AK Butler is the 2013 fiction Discovery Award winner from Indiereader.com. In the first two interviews for this series I focused on runaway successes – the indie who went mainstream, the indie who got the hybrid deal – for this interview I wanted to focus on a writer who has achieved great success in the form of awards but not in huge sales. This is important because despite the great success stories in both indie and trad publishing the average writer does not make a fortune and must keep a balance between the day job and the art.
The bio section on your website is sparse. Can you tell us who you are and how many zombies you have killed in your life?
I have only killed one zombie in my life. You’re welcome, too, by the way, never get a lot of thanks for killing Patient Zero and warding off an entire apocalypse. Everyone’s always so concerned about how your “questionable lab procedures” caused a “mutant strain of a deadly and eradicated virus” to “infect the nervous tissue of previously dead patients” and “cause a potential worldwide catastrophe.” I KILLED HIM, OKAY. IT’S DONE. GEEZ.
Let’s see…I’m 30, I have two kids and two dogs, I’m married, I live in Dallas. I have a degree in Psychology, I was in the Corps of Cadets at Texas A&M in B-Co and marched as a drummer in the Aggie Band for 4 years. I rock climb and bike and camp and shoot. My husband is an elementary bilingual teacher and my son starts preschool next year. My daughter is in Kindergarten. I love biology and chemistry and neurology and when I can’t afford school (right now) I study them on my own via online lectures. I do problem questions out of chemistry books for fun because I am a completely normal human thank you very much.
One of the reasons I am for these interviews approaching, among others, award winners is that I want to focus on the great quality of writing available in the indie.writing world. As an independent writer can you explain you writing and editorial approach that allows you to maintain quality.
In one word: obsession. Probably to a fault. I assumed the first draft would suck. So I rewrote it and rewrote it and rewrote it. I butchered it and put it back together, helped it limp along to the nearest town, then butchered again like a literary Frankenstein’s monster until It started to turn into something that didn’t look like something I could have written in the first place.
I am a perfectionist. I did the math to make sure the island was the correct distance from shore to not be seen, I extrapolated likely population densities from current predictive trends, I estimated likely vegetation and animal growth at that altitude and latitude based on current global temperature predictions, I calculated what time the sun would rise on a particular day in 150 years, and all these things made up maybe three or four sentences in the entire story. But they made the world come alive and be real. I obsessed over every word placement, sometimes spending hours on a single sentence. I wrote and rewrote and rerewrote every single paragraph over and over and over again, I put them in different orders, I deleted and tried again. I guess, in short, I edited. And I never gave up editing. I assumed from the beginning that would be the longest part of the process, and it was, by far. So many indie authors I talk to assume you need to edit, but think that means that you need someone to fix your grammar or double check all your spelling, or maybe that it means you need someone to point out minor plot holes you can fix in a few days and then you’ll be done. It took me three months to write the book; it took me nine to edit it.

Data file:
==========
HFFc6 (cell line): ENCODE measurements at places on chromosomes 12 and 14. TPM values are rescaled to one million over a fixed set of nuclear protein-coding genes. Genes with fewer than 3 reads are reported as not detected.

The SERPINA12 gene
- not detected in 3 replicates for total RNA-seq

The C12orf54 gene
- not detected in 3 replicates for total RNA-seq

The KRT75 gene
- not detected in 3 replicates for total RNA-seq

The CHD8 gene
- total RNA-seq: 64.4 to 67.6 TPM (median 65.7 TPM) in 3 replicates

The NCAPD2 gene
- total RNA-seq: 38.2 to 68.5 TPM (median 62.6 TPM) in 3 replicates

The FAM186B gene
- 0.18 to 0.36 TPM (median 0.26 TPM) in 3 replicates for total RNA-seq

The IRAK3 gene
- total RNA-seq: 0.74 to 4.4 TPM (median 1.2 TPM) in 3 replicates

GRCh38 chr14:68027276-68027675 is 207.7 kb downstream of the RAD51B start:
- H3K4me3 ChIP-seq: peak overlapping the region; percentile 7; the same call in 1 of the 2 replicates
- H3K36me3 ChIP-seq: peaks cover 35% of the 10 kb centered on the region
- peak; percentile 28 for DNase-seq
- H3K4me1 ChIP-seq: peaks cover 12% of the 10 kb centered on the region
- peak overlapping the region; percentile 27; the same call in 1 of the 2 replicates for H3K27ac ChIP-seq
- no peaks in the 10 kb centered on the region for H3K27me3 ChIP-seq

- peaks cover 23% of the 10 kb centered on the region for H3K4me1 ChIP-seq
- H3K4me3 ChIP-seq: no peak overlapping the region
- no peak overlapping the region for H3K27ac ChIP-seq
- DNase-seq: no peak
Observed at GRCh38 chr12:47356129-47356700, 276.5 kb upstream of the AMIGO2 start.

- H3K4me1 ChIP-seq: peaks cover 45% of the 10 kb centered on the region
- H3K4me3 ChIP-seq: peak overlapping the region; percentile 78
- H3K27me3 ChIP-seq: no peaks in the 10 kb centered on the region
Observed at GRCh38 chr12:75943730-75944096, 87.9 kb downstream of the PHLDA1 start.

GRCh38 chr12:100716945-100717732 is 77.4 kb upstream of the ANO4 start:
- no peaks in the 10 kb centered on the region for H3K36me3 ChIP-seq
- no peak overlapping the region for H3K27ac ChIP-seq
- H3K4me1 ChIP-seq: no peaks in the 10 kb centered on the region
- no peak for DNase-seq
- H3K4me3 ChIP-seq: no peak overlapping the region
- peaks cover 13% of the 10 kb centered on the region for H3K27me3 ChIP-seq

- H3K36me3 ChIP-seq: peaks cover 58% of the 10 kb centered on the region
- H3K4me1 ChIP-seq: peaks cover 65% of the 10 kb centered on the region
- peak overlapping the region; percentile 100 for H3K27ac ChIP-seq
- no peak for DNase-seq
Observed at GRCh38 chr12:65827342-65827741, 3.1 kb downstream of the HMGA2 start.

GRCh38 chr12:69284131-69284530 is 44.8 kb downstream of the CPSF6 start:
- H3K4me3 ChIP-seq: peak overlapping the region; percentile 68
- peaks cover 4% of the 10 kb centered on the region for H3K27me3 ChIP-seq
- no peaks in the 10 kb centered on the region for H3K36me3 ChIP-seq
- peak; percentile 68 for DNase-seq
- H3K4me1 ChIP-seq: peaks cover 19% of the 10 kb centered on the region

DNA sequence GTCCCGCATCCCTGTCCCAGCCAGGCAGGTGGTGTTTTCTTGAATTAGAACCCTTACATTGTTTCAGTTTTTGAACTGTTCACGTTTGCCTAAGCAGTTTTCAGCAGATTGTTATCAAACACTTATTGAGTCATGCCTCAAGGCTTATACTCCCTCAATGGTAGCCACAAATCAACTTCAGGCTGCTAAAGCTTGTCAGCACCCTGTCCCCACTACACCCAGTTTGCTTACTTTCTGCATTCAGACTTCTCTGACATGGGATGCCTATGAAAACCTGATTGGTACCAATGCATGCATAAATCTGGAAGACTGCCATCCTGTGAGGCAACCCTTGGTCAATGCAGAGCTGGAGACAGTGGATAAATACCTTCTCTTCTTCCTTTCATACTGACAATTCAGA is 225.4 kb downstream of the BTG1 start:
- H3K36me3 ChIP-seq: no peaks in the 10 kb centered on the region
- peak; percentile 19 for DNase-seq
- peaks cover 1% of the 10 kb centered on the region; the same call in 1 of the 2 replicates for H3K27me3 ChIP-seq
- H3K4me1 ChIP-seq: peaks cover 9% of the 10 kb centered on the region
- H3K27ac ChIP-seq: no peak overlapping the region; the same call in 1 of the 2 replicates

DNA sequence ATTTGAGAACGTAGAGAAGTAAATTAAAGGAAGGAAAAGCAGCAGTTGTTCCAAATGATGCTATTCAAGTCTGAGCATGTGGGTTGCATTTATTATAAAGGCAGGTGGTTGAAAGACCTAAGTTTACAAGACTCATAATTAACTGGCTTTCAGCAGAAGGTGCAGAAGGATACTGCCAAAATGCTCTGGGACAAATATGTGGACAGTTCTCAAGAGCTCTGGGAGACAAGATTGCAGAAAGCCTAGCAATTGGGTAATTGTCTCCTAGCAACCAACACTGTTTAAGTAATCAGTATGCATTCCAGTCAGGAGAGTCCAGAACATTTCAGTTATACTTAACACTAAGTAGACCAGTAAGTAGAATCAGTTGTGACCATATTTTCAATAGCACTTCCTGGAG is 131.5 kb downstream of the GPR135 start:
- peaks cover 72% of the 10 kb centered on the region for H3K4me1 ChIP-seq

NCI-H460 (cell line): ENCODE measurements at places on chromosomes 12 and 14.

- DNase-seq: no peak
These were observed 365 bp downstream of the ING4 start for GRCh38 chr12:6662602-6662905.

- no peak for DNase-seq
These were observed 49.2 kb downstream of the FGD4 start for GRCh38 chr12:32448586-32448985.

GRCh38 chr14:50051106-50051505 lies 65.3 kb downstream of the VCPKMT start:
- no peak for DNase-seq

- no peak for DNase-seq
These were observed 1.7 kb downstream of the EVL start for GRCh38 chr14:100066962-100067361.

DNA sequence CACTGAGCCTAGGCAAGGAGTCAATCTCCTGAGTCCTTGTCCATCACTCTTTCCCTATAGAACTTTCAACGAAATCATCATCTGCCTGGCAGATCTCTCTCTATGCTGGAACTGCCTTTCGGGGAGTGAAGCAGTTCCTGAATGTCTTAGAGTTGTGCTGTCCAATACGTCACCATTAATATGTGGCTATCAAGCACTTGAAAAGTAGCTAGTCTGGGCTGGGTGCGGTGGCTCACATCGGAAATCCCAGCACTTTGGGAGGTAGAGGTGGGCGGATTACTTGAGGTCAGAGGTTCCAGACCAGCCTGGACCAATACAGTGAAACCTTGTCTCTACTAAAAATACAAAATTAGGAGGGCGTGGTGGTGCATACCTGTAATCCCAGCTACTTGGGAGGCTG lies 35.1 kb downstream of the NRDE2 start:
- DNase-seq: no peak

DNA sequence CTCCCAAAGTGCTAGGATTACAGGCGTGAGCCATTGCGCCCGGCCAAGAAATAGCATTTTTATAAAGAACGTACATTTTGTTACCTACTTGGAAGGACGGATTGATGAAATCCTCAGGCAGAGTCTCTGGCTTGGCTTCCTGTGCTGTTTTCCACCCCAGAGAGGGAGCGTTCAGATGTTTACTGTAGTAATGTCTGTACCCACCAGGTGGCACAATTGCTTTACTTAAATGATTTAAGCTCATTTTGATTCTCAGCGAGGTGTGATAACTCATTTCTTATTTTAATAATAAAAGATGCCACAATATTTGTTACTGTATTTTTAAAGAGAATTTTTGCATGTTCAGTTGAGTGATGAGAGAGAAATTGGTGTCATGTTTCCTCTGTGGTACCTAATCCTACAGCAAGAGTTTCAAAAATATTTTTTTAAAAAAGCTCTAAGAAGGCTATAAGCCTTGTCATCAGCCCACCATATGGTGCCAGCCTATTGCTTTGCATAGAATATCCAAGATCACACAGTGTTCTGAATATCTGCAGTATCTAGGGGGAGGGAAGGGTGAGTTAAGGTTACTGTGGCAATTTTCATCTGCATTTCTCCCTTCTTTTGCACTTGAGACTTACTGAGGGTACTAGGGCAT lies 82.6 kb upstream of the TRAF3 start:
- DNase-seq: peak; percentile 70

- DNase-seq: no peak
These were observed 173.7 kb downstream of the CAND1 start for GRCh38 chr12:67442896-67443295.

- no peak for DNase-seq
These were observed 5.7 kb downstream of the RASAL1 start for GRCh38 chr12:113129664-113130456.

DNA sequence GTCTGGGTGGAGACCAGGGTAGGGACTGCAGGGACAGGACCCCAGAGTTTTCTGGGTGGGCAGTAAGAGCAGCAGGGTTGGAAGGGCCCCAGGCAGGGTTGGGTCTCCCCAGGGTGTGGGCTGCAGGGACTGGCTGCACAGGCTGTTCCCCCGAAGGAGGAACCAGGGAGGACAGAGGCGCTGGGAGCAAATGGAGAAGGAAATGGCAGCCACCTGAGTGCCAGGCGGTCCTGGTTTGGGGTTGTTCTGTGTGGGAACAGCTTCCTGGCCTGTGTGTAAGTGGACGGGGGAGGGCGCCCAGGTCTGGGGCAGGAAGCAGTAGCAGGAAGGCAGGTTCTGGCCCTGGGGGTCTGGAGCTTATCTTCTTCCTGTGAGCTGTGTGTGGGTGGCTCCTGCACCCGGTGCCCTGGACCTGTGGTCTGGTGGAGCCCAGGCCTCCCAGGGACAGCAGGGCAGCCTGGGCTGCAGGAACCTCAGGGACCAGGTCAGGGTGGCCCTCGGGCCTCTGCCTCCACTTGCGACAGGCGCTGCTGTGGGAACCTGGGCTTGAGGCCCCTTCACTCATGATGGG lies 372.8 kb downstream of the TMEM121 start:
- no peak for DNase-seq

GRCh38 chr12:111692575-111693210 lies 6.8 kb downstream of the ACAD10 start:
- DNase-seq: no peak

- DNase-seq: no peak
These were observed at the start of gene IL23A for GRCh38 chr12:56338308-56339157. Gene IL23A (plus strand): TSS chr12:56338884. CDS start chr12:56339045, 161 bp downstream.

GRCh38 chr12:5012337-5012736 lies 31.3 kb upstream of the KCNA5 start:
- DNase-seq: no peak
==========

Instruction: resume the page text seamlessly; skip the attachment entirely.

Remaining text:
Another thing that I think is important is the ability to take criticism. There are books out there that are just bad. Just because someone wrote something doesn’t make it good. In fact, if it’s the first draft of the first thing that person wrote, it’s probably terrible. And if someone is convinced their work is amazing no matter what anyone else says, then it’s never going to be fixed and it’s going to stay terrible. I had a woman once ask me what she should do to fix her book because no one was buying it. I looked at it and couldn’t make it past the third paragraph. I pointed out several grammar mistakes in the first sentence alone, not to mention the fact that it was gut-wrenchingly cliché. She yelled at me, called me names, told me no one else thought that and I just wasn’t the right audience. The truth is, with an attitude like that, your writing will stagnate. My editor gave me some feedback that was rough to listen to. He hated parts of the book that I absolutely loved, but I listened and implemented his strategies, then gave it a couple of days and went back and reread it. His version was so much better even if I couldn’t see it at first. A writer must be willing to admit that even the things they think are absolutely brilliant might possibly just suck.
Jason Derr is the author of The Boston 395
Follow him on twitter at @JasonClipOn